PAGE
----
Los Angeles Dodgers acquire Roberto Hernandez

The Los Angeles Dodgers made a move to shore up the back end of their rotation on Thursday, acquiring Philadelphia Phillies RHP Roberto Hernandez for either two PTBNL or cash considerations.

I really don’t even know where to go with this.

Back when Roberto Hernandez was Fausto Carmona

Back when Roberto Hernandez was Fausto Carmona

On the surface, this looks like a decent¬†move for the Dodgers. Hernandez, or the pitcher formerly known as Fausto Carmona, hasn’t been bad this season. He is 6-8 on a bad Phillies team and holds an solid 3.87 ERA, pitching primarily in a hitters ballpark.

Digging into some advanced statistics, Hernandez isn’t as good as his numbers indicate. His BABIP is .256, which means he’s been lucky with balls hit in play. His k/9 is 5.58,¬†and his BB/9 is 4.09, both of which fall in between “below average” and “poor” according to fangraphs.com

Hernandez hasn’t been a good pitcher for a while. He was an All-Star in 2010 and finished fourth in Cy Young voting in 2007, but at 33 years old he is a shell of the pitcher he once was. And outside of those two seasons, the pitcher he once was was still mediocre.

Hernandez figures to either take over a back-end starting spot or provide some long relief out of the bullpen. Here are his numbers compared to the Dodgers’ fourth and fifth starters, Josh Beckett and Dan Haren. (via thebaseballcube.com)

Screenshot 2014-08-07 12.20.15

Hernandez’s contract is expiring and the Dodgers will be giving up very little to get him, so it’s hard to complain about this trade. But I’ll give it a try. The timing of this trade is very strange. Many fans, including myself, figured the Dodgers would shake something up to get Haren out of the rotation. Haren started the year strong, but had been awful of late. In his last five starts, Haren gave up 26 earned runs in 23.1 innings, and unsurprisingly was 0-5 in that stretch.

Then came Wednesday night’s start, where Haren did what neither Zack Greinke or Clayton Kershaw could do the two nights before. Haren absolutely shut down the Los Angeles Angels of Anaheim, allowing three hits and one run in 7.1 innings. He didn’t allow his first hit until he was in the sixth inning, and he kept Mike Trout, Albert Pujols and Josh Hamilton hitless. I was watching this game on the Angels broadcast (cough Time Warner Cable) and just laughed every time Haren got someone out. Haren is less than 50 innings away from kicking in a vesting option that pays him $10 million next year, so many thought that Haren was pitching for his job last night. If Haren can pitch close to how he pitched against the Angels, $10 million will seem like a steal next year.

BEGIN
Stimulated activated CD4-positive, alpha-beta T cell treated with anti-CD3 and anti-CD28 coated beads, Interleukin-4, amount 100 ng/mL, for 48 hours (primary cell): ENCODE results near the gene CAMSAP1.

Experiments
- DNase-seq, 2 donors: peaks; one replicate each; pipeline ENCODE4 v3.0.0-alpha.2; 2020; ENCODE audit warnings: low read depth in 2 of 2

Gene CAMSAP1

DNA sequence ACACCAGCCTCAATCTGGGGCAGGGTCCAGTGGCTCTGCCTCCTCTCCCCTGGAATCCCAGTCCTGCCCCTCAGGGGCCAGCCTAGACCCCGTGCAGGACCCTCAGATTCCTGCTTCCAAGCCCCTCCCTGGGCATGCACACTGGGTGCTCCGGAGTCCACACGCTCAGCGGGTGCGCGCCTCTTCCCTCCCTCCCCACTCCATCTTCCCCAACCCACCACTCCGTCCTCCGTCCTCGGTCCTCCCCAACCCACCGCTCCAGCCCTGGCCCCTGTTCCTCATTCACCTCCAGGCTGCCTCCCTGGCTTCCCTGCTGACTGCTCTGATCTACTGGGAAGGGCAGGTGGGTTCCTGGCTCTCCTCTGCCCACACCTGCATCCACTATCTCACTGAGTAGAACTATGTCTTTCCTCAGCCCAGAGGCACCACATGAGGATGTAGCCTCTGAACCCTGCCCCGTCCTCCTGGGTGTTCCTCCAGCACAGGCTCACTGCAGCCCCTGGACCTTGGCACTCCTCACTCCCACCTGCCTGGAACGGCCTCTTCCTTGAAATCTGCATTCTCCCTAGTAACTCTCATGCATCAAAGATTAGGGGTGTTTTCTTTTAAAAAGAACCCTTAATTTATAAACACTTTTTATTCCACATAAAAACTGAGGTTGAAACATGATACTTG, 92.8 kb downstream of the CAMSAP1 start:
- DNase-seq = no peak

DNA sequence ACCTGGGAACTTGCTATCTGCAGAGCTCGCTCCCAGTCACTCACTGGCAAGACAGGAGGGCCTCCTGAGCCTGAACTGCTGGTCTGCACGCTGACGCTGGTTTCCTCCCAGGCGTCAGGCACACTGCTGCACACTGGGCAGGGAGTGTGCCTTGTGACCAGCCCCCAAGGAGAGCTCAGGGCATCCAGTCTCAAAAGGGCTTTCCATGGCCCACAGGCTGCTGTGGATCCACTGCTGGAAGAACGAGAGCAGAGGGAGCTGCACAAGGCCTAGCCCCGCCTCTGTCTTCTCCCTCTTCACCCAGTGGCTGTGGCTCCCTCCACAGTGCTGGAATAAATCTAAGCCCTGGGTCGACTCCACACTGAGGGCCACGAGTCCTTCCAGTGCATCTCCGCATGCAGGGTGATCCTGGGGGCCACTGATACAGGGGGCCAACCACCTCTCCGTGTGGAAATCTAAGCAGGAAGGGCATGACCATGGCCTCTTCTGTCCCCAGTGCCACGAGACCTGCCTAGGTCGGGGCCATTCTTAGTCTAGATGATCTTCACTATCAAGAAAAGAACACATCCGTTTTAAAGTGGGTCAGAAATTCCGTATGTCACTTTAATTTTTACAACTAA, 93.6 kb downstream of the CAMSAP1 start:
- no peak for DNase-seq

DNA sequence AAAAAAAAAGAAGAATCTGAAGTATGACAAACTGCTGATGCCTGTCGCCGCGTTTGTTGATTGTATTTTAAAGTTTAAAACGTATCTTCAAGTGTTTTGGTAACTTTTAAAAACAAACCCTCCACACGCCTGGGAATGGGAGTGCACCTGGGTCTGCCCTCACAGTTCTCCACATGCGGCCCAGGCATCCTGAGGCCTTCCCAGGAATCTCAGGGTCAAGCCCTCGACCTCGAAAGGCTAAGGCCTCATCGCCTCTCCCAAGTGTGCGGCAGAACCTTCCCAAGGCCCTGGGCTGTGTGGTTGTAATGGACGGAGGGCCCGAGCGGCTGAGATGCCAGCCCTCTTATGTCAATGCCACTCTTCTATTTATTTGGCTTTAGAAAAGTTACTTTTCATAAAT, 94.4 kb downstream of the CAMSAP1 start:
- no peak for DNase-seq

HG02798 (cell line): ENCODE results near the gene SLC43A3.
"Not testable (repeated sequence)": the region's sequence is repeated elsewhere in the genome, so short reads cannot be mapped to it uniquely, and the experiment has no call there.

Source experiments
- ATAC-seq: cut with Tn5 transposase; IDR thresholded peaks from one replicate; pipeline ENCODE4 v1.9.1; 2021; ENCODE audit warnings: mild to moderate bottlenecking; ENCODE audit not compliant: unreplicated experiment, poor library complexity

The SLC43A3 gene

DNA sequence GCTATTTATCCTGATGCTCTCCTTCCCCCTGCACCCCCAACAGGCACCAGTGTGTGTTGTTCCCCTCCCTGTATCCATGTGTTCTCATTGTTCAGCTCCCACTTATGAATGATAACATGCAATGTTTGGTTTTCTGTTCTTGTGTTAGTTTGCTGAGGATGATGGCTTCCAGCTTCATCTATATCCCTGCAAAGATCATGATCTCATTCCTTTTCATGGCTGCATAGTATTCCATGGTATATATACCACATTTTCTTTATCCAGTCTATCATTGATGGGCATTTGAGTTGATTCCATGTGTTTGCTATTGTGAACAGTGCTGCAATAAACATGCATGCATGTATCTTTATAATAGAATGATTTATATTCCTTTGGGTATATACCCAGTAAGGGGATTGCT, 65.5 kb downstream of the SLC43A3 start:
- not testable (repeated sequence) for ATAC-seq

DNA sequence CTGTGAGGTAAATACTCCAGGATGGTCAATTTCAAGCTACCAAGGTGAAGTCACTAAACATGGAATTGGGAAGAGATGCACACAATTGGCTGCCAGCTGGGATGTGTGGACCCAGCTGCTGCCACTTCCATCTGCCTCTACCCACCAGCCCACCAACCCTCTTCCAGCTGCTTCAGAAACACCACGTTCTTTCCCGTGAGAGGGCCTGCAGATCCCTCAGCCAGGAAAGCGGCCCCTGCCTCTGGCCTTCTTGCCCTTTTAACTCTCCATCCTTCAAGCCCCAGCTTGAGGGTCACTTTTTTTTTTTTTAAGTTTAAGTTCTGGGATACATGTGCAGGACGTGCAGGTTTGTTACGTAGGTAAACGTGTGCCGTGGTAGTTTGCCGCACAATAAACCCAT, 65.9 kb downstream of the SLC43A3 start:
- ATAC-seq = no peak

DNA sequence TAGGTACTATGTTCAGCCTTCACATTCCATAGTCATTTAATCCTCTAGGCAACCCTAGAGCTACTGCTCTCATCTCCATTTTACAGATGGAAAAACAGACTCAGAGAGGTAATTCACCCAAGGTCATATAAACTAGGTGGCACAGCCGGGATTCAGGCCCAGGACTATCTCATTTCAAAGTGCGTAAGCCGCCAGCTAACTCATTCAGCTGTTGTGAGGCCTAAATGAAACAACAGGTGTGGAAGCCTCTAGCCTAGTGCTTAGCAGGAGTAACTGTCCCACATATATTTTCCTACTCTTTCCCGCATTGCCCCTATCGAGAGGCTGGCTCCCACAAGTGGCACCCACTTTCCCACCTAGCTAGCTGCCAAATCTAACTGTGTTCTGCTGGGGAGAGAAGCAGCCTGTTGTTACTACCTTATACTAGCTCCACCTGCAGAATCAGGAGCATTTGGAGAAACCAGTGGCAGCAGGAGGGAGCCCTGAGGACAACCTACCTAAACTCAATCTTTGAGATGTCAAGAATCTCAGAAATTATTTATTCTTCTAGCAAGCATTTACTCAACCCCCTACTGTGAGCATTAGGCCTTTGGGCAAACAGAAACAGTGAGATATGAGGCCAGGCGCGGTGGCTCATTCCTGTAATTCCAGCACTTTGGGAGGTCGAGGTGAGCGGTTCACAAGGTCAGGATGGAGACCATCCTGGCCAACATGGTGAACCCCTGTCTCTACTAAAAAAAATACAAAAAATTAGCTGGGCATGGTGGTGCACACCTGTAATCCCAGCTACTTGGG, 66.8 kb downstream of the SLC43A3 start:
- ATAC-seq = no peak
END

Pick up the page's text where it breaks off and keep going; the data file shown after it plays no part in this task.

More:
Then there’s Beckett, who was the biggest surprise of the first half for the Dodgers. Beckett was a popular pick for Comeback Player of the Year, but has been awful since the all star break. Beckett has been pitching with a torn labrum in his hip, but a 6.50 ERA in July is not what the Dodgers are looking for out of their fourth starter.

Beckett was lined up to start Friday, so it looks like Hernandez will be taking that spot for now. I’d be surprised if Beckett isn’t placed on the DL in the coming days. If and when Beckett return and is healthy, either Haren or Hernandez should move into the long relief role that was held by Paul Maholm, who tore his ACL last week.

This isn’t a move that’ll catapult the Dodgers over the top or make a huge difference come October. But it’s a low risk, medium reward type of move that provides pitching depth. Still, I would be shocked if this was the final move involving the Dodgers pitching staff.

 

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